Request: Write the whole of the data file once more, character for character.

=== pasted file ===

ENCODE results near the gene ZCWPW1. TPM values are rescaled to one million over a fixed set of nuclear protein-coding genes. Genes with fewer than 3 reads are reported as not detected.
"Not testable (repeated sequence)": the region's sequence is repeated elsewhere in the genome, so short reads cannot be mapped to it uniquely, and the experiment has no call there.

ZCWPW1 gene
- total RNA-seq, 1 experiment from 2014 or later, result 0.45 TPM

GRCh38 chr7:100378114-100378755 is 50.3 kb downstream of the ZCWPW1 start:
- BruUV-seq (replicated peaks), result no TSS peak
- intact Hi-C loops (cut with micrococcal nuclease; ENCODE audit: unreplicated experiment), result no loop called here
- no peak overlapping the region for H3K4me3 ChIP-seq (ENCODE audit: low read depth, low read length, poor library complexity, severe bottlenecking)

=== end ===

ENCODE results near the gene ZCWPW1. TPM values are rescaled to one million over a fixed set of nuclear protein-coding genes. Genes with fewer than 3 reads are reported as not detected.
"Not testable (repeated sequence)": the region's sequence is repeated elsewhere in the genome, so short reads cannot be mapped to it uniquely, and the experiment has no call there.

ZCWPW1 gene
- total RNA-seq, 1 experiment from 2014 or later, result 0.45 TPM

GRCh38 chr7:100378114-100378755 is 50.3 kb downstream of the ZCWPW1 start:
- BruUV-seq (replicated peaks), result no TSS peak
- intact Hi-C loops (cut with micrococcal nuclease; ENCODE audit: unreplicated experiment), result no loop called here
- no peak overlapping the region for H3K4me3 ChIP-seq (ENCODE audit: low read depth, low read length, poor library complexity, severe bottlenecking)